Driver clocked at 148 mph caught in speeding crackdown
Law enforcement cited 17,415 motorists for driving at illegal and unsafe speeds during a statewide speed enforcement campaign, July 6-21, according to preliminary reports from 328 law enforcement agencies.
The Minnesota Department of Public Safety (DPS) Office of Traffic Safety coordinated the campaign.
Reporting agencies cited at least 12 motorists for traveling more than 100 mph during the two-week campaign. The highest speeds reported were:
· 148 mph--Minnesota State Patrol (Mankato District)
· 114 mph--Minnesota State Patrol (Marshall District)
· 111 mph--Minnesota State Patrol (West Metro District)
· 110 mph--Carver County Sheriff
· 105 mph--Minnesota State Patrol (Rochester District, Detroit Lakes District)
An average speeding citation for 10 mph over the limit is typically more than $120. Motorists stopped at 20 mph over the speed limit face double the fine, and those ticketed traveling more than 100 mph can lose their license for six months.
"With traffic deaths surging in 2013, this enforcement campaign provided an opportunity to help create a safer driving environment on our roads by encouraging motorists to change their driving behaviors," says Donna Berger, director of the DPS Office of Traffic Safety. "If not corrected, those behaviors play a key role in a large number of serious and fatal crashes we see each year."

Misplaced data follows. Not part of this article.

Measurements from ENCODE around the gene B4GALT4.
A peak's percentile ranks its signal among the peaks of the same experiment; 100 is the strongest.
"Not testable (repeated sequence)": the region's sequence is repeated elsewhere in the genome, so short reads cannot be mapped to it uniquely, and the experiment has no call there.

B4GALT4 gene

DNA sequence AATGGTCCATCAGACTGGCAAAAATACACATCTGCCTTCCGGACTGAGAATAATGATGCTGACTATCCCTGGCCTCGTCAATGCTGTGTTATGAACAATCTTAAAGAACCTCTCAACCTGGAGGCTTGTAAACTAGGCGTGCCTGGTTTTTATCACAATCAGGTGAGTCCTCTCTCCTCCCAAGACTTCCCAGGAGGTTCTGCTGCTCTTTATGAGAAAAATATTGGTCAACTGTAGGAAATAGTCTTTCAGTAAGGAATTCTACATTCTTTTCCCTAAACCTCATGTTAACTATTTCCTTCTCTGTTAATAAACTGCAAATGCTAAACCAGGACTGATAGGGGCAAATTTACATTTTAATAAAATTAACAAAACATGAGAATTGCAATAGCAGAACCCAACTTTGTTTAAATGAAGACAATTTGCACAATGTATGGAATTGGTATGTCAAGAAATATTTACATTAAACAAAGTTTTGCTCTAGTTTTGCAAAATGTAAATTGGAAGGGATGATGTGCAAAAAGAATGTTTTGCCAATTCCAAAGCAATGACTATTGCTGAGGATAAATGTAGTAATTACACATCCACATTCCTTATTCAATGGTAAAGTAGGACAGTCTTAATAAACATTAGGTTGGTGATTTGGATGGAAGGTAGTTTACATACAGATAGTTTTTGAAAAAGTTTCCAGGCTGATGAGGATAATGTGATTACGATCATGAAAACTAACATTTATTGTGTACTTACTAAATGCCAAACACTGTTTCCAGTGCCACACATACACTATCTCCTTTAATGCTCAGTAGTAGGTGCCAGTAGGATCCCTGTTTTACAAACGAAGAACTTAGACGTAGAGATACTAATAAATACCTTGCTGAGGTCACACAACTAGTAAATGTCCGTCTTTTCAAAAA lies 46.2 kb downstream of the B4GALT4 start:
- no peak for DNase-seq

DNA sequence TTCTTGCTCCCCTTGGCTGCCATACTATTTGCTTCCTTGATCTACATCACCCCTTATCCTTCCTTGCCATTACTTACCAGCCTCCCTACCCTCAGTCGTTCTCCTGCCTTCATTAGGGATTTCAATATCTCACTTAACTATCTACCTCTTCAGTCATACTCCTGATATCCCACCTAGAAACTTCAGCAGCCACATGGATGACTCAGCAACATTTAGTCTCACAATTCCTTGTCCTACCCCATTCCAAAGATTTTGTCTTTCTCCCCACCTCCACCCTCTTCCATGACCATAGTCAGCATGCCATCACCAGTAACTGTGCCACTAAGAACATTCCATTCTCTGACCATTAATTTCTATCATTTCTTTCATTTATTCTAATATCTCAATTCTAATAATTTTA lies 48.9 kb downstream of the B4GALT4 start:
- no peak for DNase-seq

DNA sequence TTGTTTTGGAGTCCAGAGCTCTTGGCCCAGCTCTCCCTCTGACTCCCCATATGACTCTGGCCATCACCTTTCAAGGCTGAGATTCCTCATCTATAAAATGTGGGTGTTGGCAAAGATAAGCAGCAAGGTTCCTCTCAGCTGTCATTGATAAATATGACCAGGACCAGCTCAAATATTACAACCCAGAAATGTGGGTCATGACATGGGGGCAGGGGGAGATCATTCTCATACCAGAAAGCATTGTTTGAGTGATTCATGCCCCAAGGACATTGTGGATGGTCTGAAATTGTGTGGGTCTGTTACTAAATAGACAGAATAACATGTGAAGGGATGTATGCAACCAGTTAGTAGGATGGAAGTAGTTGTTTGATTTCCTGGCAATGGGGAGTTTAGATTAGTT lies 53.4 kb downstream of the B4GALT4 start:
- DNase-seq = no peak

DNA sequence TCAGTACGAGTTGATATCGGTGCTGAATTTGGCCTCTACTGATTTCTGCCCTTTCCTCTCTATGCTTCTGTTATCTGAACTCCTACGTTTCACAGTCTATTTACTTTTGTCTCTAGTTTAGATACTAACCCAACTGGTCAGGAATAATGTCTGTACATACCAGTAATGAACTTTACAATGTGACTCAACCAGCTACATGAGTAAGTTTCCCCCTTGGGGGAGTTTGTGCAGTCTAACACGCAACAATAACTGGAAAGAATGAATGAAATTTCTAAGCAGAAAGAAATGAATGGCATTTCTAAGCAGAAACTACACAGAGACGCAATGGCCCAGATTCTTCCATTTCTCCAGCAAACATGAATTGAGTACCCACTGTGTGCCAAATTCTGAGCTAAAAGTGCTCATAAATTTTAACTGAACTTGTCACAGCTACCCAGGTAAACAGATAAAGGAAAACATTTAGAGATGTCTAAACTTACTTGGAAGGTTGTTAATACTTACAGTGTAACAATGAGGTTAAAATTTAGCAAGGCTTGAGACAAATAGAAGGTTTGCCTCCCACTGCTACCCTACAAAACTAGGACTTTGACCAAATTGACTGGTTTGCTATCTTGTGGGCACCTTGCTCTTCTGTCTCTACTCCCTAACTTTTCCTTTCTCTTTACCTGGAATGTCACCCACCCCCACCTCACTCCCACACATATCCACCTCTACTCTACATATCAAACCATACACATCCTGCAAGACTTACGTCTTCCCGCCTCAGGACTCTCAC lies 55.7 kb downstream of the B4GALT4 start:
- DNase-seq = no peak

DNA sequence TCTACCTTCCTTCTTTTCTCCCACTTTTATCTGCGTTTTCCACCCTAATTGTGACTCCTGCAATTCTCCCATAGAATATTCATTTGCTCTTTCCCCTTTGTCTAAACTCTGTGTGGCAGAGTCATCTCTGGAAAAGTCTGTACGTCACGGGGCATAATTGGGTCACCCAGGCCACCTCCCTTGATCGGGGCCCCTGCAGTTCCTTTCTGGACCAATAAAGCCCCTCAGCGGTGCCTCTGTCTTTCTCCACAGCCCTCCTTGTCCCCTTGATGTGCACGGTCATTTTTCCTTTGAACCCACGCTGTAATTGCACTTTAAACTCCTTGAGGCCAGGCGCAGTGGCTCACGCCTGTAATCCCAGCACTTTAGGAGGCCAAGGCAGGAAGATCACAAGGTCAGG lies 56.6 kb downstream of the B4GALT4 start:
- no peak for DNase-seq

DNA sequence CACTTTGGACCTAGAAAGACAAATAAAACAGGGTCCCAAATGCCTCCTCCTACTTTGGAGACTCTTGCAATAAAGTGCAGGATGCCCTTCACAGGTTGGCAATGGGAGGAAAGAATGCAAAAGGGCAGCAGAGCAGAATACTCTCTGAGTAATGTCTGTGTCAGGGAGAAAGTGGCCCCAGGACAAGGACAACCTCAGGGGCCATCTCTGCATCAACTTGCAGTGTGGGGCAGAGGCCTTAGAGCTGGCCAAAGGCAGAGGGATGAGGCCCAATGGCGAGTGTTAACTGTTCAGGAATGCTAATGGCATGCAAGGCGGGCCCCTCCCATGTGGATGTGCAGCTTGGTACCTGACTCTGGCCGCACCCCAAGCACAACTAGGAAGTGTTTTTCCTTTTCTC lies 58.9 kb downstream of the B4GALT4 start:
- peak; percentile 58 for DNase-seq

Driving at unsafe and illegal speeds is a leading crash death factor and accounts for around 80 traffic deaths annually -- 243 deaths in the last three years (2010-2012).
In a similar campaign in July 2012, 23,285 motorists were cited for speeding.
The Dangers and Consequences of Speeding
The summertime is made the deadliest period of the year largely due to motorists traveling at faster, unsafe speeds -- with clear roads giving drivers a false sense of security. Officials remind motorists that the faster the speed, the harder and more violent the crash. Speeding leads to:
· Greater potential for loss of vehicle control.
· Increased stopping distance.
· Less time available for driver response for crash avoidance.
· Increased crash severity leading to more numerous and severe injuries.
Three Seconds Is the Safe Following Distance
Motorists should keep a three-second following distance to allow for safe stopping and reaction to other vehicles. It takes more than the length of a football field to stop when traveling at 60 miles per hour.